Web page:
Coach Bob’s tips for Swimming “The Crossing” in Style

  1. The transition from training in a pool to training (or racing) in open water is tough waves, wind, sun, and especially cold water takes some getting used to. One simple thing to practice in the pool is breathing to both sides (bilateral breathing) once every three strokes. While it takes about 8 to 12 workouts breathing to both sides to get used to it, it makes your stroke more even and more uniformly powerful.  
  2. After you get used to breathing on both sides, throw in a workout once every two weeks where you breathe to your non-preferred side for a majority of the workout. “WHY?” You ask… You are going to encounter open water races where the wind and waves are blowing straight into your mouth for at least part of the race. It is far better to be able to breath away from the oncoming wind and waves under these sorts of conditions. 
  3. A simple tip to improving your open water swimming in a pool is to close your eyes for 8 or 10 strokes (12-14??) Periodically and swim blind. This will dramatically improve your ability to swim in a straight line in open water. (Don’t run into others in your lane, do it when you have a lane to yourself!) Learn to “feel” rather than watch yourself swim straight. There are no lines on the bottom in open water and no lane lines - closing your eyes and learning to swim straight gets rid of the zigzag swims that add 100 to 200 yards to every mile. 
  4. Biggest mistake seen while watching open water swimmers train: the same hand speed from the front of your stroke to your finish. After the catch at the front of your stroke your hand should speed up, especially from your shoulders to your hips. You are stronger in your pull from your shoulders to your hips so apply more and more pressure (hand speed) as the hand passes underneath you. Your mile time will drop like a rock after you work on this for a few weeks. 
  5. Second biggest mistake open water swimmers make while training in a pool is too much head lift. While you practice your bi-lateral breathing also practice breathing with one-half of your lower goggle in the water. Over-rotating your head and the head lift that usually accompanies it causes your butt to drop and interrupts your stroke. When you get to rough water, yes, you will probably have to rotate your head more but your swimming, even in open water will be faster for it. 
  6. When you start training in a lake, river or ocean: ALWAYS TRAIN WITH A BUDDY! Have your athletic club put up a white board or start a club Face book page where open water swimmers can exchange open water training locations, dates, times and abilities! “Sanders Beach, 12 noon, Saturday 6/14, 2 mile swim, fair swimmer”. Get to know the open water swimmers at your club!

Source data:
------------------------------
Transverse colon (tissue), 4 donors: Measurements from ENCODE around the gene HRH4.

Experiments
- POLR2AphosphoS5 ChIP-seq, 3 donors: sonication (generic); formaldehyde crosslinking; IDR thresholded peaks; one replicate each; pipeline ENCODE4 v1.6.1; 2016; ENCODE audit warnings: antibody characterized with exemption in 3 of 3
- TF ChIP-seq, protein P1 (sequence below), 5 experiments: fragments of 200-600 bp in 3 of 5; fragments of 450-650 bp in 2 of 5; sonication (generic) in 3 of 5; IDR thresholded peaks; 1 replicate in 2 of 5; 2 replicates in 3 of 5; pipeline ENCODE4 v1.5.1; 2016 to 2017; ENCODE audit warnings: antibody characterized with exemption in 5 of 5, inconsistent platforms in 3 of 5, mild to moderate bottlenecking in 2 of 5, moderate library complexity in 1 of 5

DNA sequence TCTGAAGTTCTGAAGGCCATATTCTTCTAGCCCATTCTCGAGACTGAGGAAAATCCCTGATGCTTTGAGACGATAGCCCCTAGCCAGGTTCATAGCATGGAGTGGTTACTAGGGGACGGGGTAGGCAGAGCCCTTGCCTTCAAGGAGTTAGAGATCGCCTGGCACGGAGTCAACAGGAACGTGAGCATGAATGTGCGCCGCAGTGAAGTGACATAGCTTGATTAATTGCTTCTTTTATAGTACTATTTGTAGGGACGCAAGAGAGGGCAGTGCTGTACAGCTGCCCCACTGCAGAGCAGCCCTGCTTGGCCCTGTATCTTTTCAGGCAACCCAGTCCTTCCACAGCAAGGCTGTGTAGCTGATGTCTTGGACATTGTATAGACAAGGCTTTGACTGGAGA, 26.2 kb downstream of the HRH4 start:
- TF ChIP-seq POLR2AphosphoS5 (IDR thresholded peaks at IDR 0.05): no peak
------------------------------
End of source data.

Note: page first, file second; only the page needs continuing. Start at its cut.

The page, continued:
7. When open water training - learning to swim straight - Tip One: Pick a fixed object ABOVE the waters surface to swim toward. Flagpole. Colorful building roof. Rock formation. Always pick a fixed landmark to swim toward that is at least 10 degrees above the waters surface. Buoys or objects on the water’s surface can rarely be seen when swimming. If you’re swimming towards a buoy - pick a landmark above the buoy (a stationary landmark - not a boat!).
  8. When open water training - learning to swim straight - Tip Two: After you’ve picked a stationary object above the waters surface to swim toward practice swimming towards it with more and more strokes between head lifts to sight on the object. Start out with 10 strokes between glances (head lifts) then work up to 15, then 20. Even our 10 to 12 year old open water swimmers quickly develop the ability to swim straight for 24 to 30 strokes between looks. Remember: every head lift tires you out and slows you down.  Lifting your head to look is like lifting a bowling ball out of the water! Practice less looking. 
  9. Open water Wetsuit Fit. While there are a number of well-built wetsuits on the market for open water swimming, there are many more that are just horrible and make open water swimming no fun. If you buy a suit on-line make sure they will take it back if it doesn’t fit! Three things to consider; first, make sure the range of motion in the arms allows for no binding of the suit in the armpit. Second, make sure that there is no pressure on your throat adjacent to your Carotid Arteries (soft part of throat on either side of your windpipe). This can cause Carotid Sinus Reflex, bad, bad, bad! Three make sure the fit allows for a snug fit along the spine. 70% of your heat is lost through your spine and head.